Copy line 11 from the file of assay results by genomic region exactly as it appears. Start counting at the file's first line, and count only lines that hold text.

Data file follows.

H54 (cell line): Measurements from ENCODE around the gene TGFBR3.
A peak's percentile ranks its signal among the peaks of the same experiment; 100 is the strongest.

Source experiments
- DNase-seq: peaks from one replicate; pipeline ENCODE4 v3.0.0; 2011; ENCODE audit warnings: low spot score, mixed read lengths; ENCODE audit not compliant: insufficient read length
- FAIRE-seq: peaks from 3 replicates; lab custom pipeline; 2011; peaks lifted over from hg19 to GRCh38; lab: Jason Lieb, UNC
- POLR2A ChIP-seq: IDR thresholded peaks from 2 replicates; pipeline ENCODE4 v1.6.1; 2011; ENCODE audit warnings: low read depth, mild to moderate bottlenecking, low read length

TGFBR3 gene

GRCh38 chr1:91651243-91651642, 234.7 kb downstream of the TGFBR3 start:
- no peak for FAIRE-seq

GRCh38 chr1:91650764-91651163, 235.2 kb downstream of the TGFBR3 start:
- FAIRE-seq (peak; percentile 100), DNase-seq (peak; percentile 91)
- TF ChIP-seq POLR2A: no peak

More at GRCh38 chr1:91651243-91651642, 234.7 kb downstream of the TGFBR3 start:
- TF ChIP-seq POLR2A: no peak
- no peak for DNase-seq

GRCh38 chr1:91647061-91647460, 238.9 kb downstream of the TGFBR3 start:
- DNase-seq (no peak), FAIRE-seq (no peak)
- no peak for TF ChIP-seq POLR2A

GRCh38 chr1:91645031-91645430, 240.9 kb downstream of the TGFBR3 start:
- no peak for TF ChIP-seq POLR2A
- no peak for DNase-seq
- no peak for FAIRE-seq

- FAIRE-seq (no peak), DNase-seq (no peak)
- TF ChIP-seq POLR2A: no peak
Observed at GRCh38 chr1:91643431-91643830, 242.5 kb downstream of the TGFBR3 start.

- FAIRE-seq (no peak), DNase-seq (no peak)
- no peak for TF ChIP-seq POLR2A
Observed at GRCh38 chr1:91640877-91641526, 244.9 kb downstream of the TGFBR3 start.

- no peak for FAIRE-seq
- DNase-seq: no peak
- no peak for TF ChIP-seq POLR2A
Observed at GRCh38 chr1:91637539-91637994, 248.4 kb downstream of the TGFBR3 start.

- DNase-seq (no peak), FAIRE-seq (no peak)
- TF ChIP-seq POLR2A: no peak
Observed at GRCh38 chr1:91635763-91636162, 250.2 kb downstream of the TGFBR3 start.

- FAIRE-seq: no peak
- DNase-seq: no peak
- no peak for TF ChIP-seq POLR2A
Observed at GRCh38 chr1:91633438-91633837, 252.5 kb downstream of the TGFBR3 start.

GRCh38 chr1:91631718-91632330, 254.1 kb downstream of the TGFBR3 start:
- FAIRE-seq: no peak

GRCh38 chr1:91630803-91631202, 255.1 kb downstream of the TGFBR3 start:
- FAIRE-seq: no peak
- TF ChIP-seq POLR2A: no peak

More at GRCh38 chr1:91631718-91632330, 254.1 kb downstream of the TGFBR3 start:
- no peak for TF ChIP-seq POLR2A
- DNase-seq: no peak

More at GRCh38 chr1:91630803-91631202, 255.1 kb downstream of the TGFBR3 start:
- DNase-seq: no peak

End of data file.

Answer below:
- FAIRE-seq (peak; percentile 100), DNase-seq (peak; percentile 91)